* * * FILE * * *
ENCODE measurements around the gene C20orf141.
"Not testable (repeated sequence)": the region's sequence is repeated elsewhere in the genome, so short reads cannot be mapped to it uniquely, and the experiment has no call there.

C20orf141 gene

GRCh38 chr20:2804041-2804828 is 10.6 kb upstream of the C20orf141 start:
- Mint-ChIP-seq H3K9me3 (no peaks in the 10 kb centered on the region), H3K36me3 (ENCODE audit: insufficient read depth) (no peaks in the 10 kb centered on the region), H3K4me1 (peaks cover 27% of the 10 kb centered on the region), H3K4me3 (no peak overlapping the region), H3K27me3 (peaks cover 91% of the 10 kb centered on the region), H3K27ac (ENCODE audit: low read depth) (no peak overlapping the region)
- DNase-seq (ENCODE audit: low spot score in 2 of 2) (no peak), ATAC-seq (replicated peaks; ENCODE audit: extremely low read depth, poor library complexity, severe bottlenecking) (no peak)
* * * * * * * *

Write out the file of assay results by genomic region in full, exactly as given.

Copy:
ENCODE measurements around the gene C20orf141.
"Not testable (repeated sequence)": the region's sequence is repeated elsewhere in the genome, so short reads cannot be mapped to it uniquely, and the experiment has no call there.

C20orf141 gene

GRCh38 chr20:2804041-2804828 is 10.6 kb upstream of the C20orf141 start:
- Mint-ChIP-seq H3K9me3 (no peaks in the 10 kb centered on the region), H3K36me3 (ENCODE audit: insufficient read depth) (no peaks in the 10 kb centered on the region), H3K4me1 (peaks cover 27% of the 10 kb centered on the region), H3K4me3 (no peak overlapping the region), H3K27me3 (peaks cover 91% of the 10 kb centered on the region), H3K27ac (ENCODE audit: low read depth) (no peak overlapping the region)
- DNase-seq (ENCODE audit: low spot score in 2 of 2) (no peak), ATAC-seq (replicated peaks; ENCODE audit: extremely low read depth, poor library complexity, severe bottlenecking) (no peak)